Cambridge, Macmillan and Co., 1859 (first edition).
Octavo, three volumes, [ii], vi, 275; viii, 324; and viii, 275 pages (complete with the half-titles in each volume).
Early binder's cloth lettered in gilt on the spine, all edges speckled; spines sunned; covers slightly rubbed and bumped at the extremities, with slight wear to the bottom corners, and a tiny snag to the tail of one spine; inner surfaces of the free endpapers lightly foxed, with minimal light foxing elsewhere; overall, an excellent set with the ownership details of 'E.W. Blessig 24 Septbr 1880' on each front free endpaper.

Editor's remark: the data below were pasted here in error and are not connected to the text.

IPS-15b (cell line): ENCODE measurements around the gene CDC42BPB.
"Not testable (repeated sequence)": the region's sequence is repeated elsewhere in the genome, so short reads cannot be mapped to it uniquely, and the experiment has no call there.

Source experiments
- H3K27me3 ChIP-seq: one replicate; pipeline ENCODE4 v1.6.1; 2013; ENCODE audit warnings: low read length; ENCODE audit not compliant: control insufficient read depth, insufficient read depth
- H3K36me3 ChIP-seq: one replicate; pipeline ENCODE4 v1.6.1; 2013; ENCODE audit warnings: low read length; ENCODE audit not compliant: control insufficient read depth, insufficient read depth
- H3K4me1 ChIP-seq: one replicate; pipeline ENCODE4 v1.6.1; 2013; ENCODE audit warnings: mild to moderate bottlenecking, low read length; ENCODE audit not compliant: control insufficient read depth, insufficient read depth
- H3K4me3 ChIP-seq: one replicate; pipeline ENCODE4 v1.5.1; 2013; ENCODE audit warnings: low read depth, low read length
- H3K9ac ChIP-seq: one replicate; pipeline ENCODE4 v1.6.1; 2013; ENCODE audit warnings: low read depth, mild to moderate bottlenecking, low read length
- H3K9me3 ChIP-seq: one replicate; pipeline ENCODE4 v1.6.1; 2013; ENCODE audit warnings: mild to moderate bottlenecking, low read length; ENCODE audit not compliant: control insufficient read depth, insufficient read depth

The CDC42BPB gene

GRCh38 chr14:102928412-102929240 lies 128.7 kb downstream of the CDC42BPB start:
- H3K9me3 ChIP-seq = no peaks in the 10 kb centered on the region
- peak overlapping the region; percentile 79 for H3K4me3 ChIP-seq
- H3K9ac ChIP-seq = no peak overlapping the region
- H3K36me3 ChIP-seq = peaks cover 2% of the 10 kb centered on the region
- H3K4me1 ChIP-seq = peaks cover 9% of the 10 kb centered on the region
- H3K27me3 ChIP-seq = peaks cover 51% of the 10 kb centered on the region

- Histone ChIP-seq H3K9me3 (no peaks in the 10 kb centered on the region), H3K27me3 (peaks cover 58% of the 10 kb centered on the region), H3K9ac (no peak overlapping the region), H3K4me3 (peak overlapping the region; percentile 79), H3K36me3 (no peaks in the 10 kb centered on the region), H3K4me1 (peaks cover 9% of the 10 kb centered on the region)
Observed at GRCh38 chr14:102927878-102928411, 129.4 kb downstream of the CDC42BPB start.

Henry Kingsley (1830-1876), the younger brother of the novelist Charles Kingsley, migrated to Australia in December 1853. 'Little is securely known of his Australian years. He tried gold-mining on such fields as the Caledonia, Ararat and Omeo without success and there is fairly good evidence that he was briefly a police-trooper. A friendly squatter gave him house-room at Langi Willi station near Skipton before he returned to England in 1857. Kingsley's first novel, "The Recollections of Geoffry Hamlyn", was published in mid-1859 and was immediately successful. On this book continuing interest in his work is mainly based. It traces the adventures of the Buckles [sic] and Brentwoods, Devonshire county families whose dwindling incomes could not sustain their position, leading them to seek better fortune in Australia.... Kingsley was a better-than-average Victorian romancer of conventional type. The general texture of his work is naturalistic, but spiced with melodramatic incidents and with emotional-moralistic characterizations of Dickensian type. He had no pretensions to depth of view or to imaginative largeness, but he had an easy liveliness and a beguiling geniality of tone. In picturing the new country Kingsley is most successful in treating the landscape and animal life' ('Australian Dictionary of Biography').